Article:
For years licensed properties have met with suspicion. Whether film or comic, many have been smothered by creative restrictions imposed by cautious license-holders; unique abilities and familiar events shoehorned into existing game design.
But, as the current generation of consoles winds down, we're starting to see bolder designs. One of this Christmas's most encouraging works is film-based King Kong, in the hands of visionary designer Michel Ancel, which isn't so much restricted by its subject matter as inspired to think in new ways by it.
Another game that has the potential to change our perceptions is Radical's The Hulk: Ultimate Destruction. Due out on PS2, Xbox and GameCube this Friday, September 9th, it looks at what made the big-screen Hulk in particular such an awesome spectacle, and transfers that to an open-ended environment with help from comic writers and artists.
We recently spoke to Tim Bennison, the game's internal producer at developer Radical, about what distinguishes Ultimate Destruction from its licensed forebears, how it's been shaped and inspired, and the difficulties inherent to working with such a well-known property.
Our main goal was to make you feel like you’re the Hulk. We’ve captured the feeling of actually being the main character better than any other comic book game. Someone said you feel like an Unstoppable Freight Train of Annihilation in this game, and I think that’s true.
Probably both... Technologies are improving so that we can now give the player the full range of Hulk’s powers and abilities set in a free-roaming world with very few constraints. At Radical we really listened to the response to our first Hulk game and tried to improve upon it in every way. Our partners at Vivendi-Universal Games and Marvel were heavily involved to ensure that the quality of this game far exceeded people’s expectations.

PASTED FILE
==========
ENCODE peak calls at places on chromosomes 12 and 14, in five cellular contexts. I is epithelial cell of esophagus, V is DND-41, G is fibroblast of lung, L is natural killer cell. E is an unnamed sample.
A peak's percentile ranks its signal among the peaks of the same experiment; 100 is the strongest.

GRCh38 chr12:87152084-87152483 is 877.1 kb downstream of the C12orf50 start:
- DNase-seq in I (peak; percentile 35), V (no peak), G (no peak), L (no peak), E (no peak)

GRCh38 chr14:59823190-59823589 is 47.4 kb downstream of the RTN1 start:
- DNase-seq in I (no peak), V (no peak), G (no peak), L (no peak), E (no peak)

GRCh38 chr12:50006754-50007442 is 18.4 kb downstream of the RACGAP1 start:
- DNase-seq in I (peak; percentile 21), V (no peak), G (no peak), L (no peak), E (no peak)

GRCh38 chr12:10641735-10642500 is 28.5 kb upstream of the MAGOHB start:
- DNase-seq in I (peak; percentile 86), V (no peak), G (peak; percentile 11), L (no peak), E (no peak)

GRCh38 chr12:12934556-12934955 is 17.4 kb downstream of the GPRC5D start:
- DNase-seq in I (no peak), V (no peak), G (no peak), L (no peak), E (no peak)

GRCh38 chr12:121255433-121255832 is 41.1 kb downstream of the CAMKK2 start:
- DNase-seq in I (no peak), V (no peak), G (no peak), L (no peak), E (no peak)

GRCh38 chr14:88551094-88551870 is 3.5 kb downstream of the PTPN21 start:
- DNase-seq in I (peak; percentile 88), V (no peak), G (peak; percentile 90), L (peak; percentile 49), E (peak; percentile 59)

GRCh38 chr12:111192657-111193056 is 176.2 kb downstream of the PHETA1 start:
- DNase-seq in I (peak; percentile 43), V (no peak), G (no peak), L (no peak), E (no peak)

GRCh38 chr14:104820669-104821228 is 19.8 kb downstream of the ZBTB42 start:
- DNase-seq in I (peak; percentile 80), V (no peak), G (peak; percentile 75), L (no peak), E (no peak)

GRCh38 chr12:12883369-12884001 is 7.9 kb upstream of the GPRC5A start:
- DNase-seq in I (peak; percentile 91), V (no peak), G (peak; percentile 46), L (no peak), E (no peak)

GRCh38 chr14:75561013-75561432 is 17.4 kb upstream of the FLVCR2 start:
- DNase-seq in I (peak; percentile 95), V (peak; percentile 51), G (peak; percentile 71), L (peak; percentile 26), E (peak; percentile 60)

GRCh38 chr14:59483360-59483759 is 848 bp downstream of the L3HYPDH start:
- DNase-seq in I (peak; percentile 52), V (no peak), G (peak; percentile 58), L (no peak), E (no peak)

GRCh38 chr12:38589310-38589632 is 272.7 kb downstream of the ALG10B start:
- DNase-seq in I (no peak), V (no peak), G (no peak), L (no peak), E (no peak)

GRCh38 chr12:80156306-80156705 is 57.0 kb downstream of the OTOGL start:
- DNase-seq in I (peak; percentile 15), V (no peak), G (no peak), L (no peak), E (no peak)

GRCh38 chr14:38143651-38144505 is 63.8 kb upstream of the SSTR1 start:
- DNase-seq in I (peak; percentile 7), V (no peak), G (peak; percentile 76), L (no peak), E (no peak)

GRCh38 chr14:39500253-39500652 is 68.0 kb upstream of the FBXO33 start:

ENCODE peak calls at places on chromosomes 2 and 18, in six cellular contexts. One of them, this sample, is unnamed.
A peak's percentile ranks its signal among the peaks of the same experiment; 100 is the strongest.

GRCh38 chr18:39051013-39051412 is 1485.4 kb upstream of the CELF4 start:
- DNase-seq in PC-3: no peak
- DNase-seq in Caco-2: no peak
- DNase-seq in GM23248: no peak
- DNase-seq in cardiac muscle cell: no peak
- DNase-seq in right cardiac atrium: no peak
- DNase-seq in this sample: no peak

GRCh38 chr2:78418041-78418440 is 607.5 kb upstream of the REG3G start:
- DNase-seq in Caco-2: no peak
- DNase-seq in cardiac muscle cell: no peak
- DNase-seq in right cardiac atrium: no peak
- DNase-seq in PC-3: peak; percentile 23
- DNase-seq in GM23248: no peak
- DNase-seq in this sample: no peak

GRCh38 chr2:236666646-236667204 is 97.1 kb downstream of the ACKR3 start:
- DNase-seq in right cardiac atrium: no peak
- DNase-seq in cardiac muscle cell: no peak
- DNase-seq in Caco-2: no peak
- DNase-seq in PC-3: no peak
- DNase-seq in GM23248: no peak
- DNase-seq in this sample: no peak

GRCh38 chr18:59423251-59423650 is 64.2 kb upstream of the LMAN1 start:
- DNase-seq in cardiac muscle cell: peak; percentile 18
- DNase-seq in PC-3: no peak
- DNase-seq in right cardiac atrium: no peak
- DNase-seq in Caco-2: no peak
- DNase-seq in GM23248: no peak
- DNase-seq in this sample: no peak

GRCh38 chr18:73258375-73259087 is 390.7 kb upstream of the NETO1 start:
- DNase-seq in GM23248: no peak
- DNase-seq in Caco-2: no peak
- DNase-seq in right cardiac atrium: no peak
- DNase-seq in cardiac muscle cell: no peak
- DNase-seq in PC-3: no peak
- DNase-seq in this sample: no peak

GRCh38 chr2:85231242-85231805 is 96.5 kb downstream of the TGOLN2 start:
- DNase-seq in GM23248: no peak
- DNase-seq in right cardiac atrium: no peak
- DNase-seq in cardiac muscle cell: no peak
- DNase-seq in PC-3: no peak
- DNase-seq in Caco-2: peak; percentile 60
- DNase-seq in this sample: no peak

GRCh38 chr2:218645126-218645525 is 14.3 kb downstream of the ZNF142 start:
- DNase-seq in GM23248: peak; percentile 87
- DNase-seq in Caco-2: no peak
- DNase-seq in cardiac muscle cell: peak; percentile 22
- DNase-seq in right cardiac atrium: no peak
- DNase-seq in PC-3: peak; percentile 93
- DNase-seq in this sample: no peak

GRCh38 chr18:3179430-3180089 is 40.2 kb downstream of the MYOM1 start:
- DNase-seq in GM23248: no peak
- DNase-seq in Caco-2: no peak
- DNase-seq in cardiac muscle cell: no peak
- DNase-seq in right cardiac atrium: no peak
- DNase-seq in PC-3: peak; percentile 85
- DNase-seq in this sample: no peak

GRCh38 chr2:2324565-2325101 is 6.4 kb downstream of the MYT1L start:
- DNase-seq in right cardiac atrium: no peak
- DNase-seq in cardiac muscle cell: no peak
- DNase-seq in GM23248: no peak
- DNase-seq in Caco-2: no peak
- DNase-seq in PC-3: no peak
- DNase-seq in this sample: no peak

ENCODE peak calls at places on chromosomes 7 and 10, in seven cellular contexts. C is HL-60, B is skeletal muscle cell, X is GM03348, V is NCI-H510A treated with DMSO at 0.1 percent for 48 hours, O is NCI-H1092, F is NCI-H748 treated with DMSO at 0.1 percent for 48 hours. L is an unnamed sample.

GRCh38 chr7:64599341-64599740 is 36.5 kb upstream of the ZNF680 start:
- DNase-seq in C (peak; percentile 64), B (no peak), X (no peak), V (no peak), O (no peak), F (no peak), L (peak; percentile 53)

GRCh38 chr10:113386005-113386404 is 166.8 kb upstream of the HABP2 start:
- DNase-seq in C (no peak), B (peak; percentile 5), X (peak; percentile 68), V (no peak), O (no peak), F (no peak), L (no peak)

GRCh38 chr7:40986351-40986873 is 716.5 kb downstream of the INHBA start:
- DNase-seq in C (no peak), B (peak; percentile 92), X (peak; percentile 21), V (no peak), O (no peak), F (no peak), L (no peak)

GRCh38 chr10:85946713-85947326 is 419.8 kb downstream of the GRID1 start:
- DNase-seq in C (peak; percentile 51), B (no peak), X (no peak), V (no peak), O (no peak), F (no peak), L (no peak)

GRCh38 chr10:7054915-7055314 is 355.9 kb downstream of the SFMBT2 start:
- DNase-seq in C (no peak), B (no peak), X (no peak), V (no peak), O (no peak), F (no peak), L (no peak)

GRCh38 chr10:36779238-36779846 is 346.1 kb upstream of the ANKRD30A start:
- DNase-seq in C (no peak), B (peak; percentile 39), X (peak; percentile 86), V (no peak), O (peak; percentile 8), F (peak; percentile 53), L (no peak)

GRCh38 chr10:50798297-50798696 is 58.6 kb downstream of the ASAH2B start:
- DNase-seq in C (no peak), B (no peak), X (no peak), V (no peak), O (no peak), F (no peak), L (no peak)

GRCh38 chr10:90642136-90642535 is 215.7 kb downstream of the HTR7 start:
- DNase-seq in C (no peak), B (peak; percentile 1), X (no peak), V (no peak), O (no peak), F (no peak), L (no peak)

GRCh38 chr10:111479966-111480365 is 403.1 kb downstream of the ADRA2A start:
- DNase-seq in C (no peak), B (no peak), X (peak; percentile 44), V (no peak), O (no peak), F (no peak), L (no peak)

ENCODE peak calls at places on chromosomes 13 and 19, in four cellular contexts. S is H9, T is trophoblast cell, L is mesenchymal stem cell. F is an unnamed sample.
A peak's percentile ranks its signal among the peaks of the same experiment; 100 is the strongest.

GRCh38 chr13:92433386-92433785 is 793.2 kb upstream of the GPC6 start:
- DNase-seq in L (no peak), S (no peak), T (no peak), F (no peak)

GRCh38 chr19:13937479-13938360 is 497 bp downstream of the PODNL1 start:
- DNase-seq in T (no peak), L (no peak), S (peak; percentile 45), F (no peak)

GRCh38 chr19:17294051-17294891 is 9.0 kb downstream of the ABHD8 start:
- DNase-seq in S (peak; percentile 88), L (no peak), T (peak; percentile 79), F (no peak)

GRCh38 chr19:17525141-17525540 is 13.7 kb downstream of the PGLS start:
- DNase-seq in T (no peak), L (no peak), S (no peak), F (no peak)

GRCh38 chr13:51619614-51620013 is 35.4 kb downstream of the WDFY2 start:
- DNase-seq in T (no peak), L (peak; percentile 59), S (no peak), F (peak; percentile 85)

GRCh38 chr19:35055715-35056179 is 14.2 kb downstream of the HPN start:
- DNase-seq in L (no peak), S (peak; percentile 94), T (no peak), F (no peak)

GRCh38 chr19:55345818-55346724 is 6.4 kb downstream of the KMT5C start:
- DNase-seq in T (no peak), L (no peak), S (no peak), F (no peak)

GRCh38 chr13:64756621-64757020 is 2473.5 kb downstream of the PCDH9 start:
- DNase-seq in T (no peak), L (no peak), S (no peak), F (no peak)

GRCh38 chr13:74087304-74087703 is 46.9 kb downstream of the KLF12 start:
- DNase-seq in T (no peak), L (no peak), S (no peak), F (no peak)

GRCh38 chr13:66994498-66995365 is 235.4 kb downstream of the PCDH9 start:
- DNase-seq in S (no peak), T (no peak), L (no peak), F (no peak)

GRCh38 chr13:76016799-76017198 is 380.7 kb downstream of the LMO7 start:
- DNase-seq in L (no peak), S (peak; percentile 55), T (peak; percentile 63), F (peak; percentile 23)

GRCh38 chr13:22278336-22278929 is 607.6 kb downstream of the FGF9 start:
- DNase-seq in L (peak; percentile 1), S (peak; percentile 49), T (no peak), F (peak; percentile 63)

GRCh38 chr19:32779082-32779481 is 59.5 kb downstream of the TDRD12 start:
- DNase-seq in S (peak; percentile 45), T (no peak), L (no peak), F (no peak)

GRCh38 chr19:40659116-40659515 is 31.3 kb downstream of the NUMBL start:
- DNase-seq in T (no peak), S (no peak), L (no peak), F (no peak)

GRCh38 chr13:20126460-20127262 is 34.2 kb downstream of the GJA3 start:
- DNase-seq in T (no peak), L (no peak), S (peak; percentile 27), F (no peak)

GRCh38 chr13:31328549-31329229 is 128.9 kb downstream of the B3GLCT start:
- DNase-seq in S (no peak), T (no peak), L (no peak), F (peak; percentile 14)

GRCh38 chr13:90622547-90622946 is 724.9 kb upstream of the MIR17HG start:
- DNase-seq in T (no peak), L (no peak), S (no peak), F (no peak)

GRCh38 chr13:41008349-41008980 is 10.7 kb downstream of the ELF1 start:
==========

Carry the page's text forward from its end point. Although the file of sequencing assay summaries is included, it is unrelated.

Not true. The game industry isn’t that cynical! Our first Hulk game was successful in many ways, most notably in the basic concept of letting you smash the crap out of the environment and enemies. We built on that feeling a thousand-fold in Ultimate Destruction. We also made mistakes in the first Hulk game, but at Radical we have a saying: “Never give up.” We analysed and learned from them and this made Ultimate Destruction a much stronger experience.
Ultimate Destruction is based on the Marvel Comics Hulk universe, so it was important to work with world-class collaborators to make sure we were pushing our game quality to the highest level, and that the game is a truly authentic comic book experience. This was a real creative collaboration... both Paul Jenkins and Bryan Hitch were heavily involved in this game’s development, and made huge contributions. Paul is an award-winning comic writer whose credits include The Incredible Hulk and Spider-Man. Paul wrote the story, cinematic script and in-game dialogue, and provided many suggestions around gameplay. Bryan is currently the artist for The Ultimates from Marvel, and he did the visual design for the main characters, hi-res concept art and box art. We’re very happy with how all of this turned out.
Hulk is the strongest one there is. You can’t contain him. We realized we had to put the player in a free-roaming, open-world environment in order to really give the player all of his abilities. Spider-Man 2 clearly has a similar game structure, and for similar reasons. We’re big fans of that game, but we like to think we’ve taken things to the next level with free-roaming games of this nature: namely in the destructibility and interactivity of the world, variety of gameplay, depth of combat and raw sense of power you get from simply running around causing mayhem. One example of this level of interactivity is our Weaponization feature, which allows you to take objects in the world and transform them into deadly weapons. With the Steel Fists weaponization move, you can rip a car in half and transform it into giant boxing gloves which turbo-power your punching attacks.